The much anticipated Very Special Disability Episode of Glee, “Wheels” aired last night. And already the rave reviews are flooding in. It’s “edgy,” it’s “a game changer,” it’s “controversial,” it’s “moving,” it’s “thought provoking.” Twitter is aflutter with praise.
Did everyone else watch the same episode I watched? Because what I got out of “Wheels” was tokenization and appropriation. I wrote three pages of notes while watching and they were filled with expressions of rage and horror, because this episode pretty much encapsulated, for me, everything that is wrong with the way Glee handles people living in marginalized bodies.
This show has been criticized from the start by activists decrying the use of crip drag, and the tokenization of minorities. The mainstream media caught on this week, releasing a flood of articles expressing shock and surprise about how disability activists were angry about Glee. This episode was evidently supposed to put it all to rest: See, they are actually sensitive to issues which people in marginalized bodies face and they aren’t just using people with disabilities as props!
Oh, except that they are. Glee’s method of handling minorities is to devote an episode to one minority storyline, and then to shove that minority into the background. We’ve had the Very Special Gay Episode, the Very Special Black Episode, and now the Very Special Disability Episode, which means that we can go back to focusing on the white, conventionally attractive leads. Who are, of course, the draw, because the most common argument used to justify exclusion of minority groups from film and television is that no one wants to watch them.
There were so many problems with the way this episode handled disability that it’s almost impossible to know where to start (truly, earlier drafts of this ballooned into thousands and thousands of words). It hit a number of major tropes for pretty much a hat trick of disability fail. We got “disability is inspiring,” “disability is a burden,” “appropriation of disability for a Very Special Learning Experience,” “faking disability,” and “see my sister has a disability so I’m not a bigot.”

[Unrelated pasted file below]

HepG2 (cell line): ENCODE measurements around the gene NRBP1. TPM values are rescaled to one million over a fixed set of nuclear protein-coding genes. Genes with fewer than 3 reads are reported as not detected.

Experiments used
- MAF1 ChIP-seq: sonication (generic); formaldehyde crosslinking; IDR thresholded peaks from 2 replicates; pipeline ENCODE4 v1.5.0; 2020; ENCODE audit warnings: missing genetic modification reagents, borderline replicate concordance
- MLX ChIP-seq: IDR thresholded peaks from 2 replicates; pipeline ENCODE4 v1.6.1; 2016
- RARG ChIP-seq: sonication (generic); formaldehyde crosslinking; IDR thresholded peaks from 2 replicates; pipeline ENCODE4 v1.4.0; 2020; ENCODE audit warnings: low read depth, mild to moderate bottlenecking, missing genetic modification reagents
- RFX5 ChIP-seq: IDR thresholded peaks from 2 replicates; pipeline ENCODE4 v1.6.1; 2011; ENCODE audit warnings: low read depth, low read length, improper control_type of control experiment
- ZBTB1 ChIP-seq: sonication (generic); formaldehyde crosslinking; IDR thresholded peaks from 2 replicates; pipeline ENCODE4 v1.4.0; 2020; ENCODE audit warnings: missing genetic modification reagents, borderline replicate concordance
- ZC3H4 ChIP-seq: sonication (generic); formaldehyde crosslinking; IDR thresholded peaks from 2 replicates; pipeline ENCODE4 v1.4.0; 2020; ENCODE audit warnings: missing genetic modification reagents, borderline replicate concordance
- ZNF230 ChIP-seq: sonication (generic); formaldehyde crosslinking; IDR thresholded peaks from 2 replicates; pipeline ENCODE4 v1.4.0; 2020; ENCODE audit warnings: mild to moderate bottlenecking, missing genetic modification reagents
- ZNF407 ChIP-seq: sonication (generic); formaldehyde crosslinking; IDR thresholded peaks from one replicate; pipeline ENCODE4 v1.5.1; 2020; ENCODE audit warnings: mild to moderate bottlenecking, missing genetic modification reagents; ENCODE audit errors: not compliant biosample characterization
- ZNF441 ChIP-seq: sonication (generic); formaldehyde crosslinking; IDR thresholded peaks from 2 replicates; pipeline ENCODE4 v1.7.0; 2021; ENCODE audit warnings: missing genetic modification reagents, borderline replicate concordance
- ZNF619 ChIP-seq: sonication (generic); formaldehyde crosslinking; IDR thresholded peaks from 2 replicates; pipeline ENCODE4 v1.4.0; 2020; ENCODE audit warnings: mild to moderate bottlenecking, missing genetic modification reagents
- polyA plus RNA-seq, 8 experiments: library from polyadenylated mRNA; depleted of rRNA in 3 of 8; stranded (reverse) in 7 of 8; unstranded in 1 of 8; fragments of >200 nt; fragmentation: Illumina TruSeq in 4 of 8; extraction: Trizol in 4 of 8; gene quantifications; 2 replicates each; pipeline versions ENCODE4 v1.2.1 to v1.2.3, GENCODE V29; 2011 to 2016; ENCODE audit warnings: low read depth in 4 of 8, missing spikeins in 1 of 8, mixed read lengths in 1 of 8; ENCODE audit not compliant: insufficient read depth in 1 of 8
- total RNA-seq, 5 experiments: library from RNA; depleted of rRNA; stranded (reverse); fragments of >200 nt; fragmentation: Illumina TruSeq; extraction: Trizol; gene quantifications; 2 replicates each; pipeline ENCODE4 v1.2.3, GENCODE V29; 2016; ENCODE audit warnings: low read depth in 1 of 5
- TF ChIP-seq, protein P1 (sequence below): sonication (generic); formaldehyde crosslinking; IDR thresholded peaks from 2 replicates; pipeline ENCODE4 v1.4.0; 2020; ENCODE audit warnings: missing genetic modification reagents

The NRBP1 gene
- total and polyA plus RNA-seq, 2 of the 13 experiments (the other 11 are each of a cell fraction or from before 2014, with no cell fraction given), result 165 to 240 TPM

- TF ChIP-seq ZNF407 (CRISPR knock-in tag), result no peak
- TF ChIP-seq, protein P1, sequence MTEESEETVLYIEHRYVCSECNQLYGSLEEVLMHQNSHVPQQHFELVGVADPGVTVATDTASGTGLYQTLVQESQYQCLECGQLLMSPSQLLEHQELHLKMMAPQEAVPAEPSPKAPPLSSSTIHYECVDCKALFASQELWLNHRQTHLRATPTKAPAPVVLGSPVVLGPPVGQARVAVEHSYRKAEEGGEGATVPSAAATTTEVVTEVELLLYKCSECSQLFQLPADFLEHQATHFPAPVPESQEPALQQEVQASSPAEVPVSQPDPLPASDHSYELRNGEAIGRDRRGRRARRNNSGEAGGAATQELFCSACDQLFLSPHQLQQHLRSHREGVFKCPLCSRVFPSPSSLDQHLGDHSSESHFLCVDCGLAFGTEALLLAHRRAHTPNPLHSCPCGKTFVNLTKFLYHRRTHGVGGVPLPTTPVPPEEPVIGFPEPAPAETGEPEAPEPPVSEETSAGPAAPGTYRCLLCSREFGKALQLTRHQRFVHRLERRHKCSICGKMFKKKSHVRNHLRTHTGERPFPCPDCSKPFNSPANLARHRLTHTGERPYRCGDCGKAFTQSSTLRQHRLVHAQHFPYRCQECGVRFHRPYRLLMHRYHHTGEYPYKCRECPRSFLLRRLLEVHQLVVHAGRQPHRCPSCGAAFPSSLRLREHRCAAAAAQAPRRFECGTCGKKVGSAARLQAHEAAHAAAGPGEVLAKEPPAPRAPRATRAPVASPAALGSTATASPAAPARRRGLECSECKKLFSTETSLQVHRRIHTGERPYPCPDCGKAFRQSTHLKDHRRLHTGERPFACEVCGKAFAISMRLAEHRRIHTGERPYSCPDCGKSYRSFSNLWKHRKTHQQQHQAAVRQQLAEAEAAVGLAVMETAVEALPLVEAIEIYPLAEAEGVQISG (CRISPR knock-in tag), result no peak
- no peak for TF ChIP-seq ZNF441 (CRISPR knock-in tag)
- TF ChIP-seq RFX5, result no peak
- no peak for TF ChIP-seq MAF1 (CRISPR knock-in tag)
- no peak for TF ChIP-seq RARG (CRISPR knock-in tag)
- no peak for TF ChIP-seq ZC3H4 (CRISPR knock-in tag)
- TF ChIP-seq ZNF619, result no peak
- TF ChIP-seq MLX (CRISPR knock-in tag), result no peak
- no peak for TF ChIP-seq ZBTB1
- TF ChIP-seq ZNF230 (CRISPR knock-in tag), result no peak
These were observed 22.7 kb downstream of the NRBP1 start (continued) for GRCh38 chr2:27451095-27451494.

Here’s the thing about tokenization, which is what this episode specialized in: It does nothing to advance the cause of people who live in marginalized bodies. Hiring an actress with Down Syndrome for a single throwaway guest role is not including actors with disabilities. Centering a disability plot around able bodied characters is not including people with disabilities. Continuing to use crip drag (and having the actor unabashedly say “this isn’t something I can fake”) is not including people with disabilities. Painting accessibility as a hardship, a burden, and “special treatment” is also not including people with disabilities.
Using a stunt double for wheelchair tricks and not admitting it is not including people with disabilities. Indeed, acting like you invented wheelchair choreography is not including people with disabilities. It’s very clear that an experienced wheelchair user was used as a stunt double for some of the more demanding tricks, and that the choreographer on the final number was not used to working with wheelchair users. Did you know that wheelchair dance is a competitive sport?
I want to touch briefly on some intersectionality fail that happened in this show; these are not specifically disability related, but it still made me cringe. Kurt’s throwaway line about “at least I won’t get a girl pregnant” which flew directly in the face of recent research showing that GLBT teens are more likely to experience teen pregnancy than heterosexual teens? Fail. Mr. Shu silencing Mercedes when she asked why she wasn’t being considered for a role? Fail. Continuing to depict women as lying, manipulative, evil harridans? Fail.
Did Glee get anything right this week?
Actually, yeah. I like that they at least tried to depict disabled sexuality, although they did it very crudely and awkwardly. One of my major criticisms of the show has been that they have not shown Artie demonstrating interest in anyone, or anyone being interested in Artie, and that changed this week. I also liked the depiction of Kurt’s dad, in some ways; I like that his father is willing to support him and to go to bat for him. But two small decent things do not overwhelm the monumental amount of fail that happened on Fox last night.
Glee: Same shit, different episode.